Trump, Poetry & Erasure

For almost a year, now, I have been working on a collection of erasure poems (which may also be called “found poems”). An erasure poem is formed by working with an existing text —any sort of text: a story, a book, a letter, a code, a dictate—and erasing therefrom words, phrases, whole sentences and paragraphs, while keeping select others. The poet might use a tool, such as a black sharpie or Wite-Out liquid, or paint or collage, to physically erase the text. The erasure poem, in a way, is a kind of thievery, which may be a kind of crime, but one perpetrated for the sake of what remains. That is, the remaining text. What remains in my poems ordinarily reflects, contradicts or enhances the original text.

The Oxford Dictionary defines “erasure” as: 1. The removal of writing, recorded material, or data; or 1.1 The removal of all traces of something; obliteration: ‘the erasure of prior history.’

As I think about erasure within the context of our current political climate, it’s been challenging for me to go on with this project, to wipe out words from the source text. It feels wrong in light of what must be considered: an ignorant, narcissistic, racist, misogynist, homophobic, xenophobic, intellecto-phobic, president-elect who will too soon occupy a chair in an oval office in a white house in the capital city of the United States of America, land of the free. A president-elect who has already betrayed this country in countless ways—most notably, in ways that call for the witing-out of millions of Americans whose skin is darker than the palest pale. And so I am forced, now, to think about erasure in terms of 1.1 above: obliteration. This is the politics of erasure: denying the validity of a given race or any other whom does not reflect the face of the eraser. To erase anything is a form of obliteration. When the day’s history lesson is erased from the classroom’s blackboard, it is obliterated.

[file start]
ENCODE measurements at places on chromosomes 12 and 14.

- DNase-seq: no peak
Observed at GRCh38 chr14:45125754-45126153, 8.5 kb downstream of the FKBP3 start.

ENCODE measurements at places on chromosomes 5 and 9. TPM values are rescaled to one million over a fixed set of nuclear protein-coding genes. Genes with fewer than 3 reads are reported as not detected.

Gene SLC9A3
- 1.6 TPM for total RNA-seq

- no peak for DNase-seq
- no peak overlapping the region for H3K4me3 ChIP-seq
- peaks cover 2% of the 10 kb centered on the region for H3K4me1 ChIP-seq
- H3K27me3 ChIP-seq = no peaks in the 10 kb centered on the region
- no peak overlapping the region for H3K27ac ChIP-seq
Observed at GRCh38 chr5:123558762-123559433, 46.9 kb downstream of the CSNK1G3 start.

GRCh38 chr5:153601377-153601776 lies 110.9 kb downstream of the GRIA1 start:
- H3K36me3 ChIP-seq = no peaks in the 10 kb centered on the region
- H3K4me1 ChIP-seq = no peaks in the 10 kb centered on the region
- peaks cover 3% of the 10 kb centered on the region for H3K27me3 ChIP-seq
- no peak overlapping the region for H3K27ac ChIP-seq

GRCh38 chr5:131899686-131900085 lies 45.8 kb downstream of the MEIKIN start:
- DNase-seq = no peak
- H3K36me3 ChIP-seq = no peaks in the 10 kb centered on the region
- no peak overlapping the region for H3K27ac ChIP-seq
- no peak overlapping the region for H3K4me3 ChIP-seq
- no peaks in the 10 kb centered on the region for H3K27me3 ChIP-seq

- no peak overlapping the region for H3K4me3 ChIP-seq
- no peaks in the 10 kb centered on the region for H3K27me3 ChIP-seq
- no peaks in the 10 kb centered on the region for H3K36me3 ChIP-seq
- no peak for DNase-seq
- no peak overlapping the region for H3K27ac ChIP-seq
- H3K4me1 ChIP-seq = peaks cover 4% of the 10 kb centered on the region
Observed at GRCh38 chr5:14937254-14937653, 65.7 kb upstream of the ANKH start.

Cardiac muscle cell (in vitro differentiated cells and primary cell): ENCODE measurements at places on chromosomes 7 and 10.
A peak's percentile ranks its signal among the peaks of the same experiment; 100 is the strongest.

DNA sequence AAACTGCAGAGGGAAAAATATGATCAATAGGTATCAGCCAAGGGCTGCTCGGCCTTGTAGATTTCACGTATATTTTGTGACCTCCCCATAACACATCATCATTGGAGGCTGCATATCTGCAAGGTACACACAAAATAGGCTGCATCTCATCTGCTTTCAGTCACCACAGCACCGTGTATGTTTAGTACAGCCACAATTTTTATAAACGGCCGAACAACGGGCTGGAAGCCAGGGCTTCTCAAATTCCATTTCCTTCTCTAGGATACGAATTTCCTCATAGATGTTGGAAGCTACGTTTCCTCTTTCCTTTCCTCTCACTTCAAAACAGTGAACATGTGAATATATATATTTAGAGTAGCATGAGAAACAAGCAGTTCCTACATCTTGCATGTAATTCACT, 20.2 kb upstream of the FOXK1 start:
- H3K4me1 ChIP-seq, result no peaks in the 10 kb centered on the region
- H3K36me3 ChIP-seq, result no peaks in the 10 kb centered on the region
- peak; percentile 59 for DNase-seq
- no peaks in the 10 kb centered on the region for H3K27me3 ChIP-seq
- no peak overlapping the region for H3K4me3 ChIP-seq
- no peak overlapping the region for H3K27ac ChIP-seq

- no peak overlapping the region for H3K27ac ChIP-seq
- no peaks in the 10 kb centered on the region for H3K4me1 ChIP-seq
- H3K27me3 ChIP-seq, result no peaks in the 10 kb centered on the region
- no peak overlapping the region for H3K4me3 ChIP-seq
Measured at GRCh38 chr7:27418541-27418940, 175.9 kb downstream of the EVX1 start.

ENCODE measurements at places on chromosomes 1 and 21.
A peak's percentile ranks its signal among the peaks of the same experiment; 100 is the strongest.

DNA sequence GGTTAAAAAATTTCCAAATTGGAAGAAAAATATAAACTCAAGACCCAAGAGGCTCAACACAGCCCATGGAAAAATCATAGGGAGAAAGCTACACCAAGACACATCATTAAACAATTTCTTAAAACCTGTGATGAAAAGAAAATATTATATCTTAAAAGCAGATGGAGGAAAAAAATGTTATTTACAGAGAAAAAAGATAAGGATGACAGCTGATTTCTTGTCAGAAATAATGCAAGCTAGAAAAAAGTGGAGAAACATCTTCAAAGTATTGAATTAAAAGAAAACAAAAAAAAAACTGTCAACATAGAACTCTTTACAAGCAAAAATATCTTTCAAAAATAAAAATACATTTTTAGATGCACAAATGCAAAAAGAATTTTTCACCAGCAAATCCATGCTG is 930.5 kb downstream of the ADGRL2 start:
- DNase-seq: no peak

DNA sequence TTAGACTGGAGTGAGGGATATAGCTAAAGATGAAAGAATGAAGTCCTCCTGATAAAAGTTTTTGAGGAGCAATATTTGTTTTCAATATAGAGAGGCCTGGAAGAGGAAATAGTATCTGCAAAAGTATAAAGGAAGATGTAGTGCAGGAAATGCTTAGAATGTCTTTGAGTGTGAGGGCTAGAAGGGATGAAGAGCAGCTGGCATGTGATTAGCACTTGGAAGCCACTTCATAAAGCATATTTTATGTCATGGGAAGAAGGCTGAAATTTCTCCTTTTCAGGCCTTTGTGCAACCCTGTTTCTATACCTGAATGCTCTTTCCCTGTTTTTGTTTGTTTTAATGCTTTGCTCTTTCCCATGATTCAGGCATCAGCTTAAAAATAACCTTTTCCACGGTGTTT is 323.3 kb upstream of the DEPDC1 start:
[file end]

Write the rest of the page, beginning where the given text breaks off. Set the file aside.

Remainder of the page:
Last February, The New York Times Magazine published an essay titled Fighting ‘Erasure’ by Parul Sehgal. In it, Sehgal wrote, “‘Erasure’ refers to the practice of collective indifference that renders certain people and groups invisible. The word migrated out of the academy, where it alluded to the tendency of ideologies to dismiss inconvenient facts, and is increasingly used to describe how inconvenient people are dismissed, their history, pain and achievements blotted out. Compared with words like ‘diversity’ and ‘representation,’ with their glib corporate gloss, ‘erasure’ is a blunt word for a blunt process. It goes beyond simplistic discussions of quotas to ask: Whose stories are taught and told? Whose suffering is recognized? Whose dead are mourned?”

Erasure is what Trump is talking about when he says he’s going to build a wall, or prevent certain ethnicities, or those with certain religious affiliations, from entering this country. Erasure is Trump populating the White House with white nationalists. Erasure is the abolition of diversity, histories, innocents, traditions, language, color, poetry. Erasure is loss. It is our president-elect’s desire to lose the idea of freedom, or morality, or humanity. Which is not a particularly novel idea or response by those keen on running a country by means of tyranny.

(Poet Anjali Barot’s video erasure poem—using Trump’s acceptance speech—gives us a glimpse into the future of Trump’s America.)

The practice of erasure in politics is a worldwide crisis.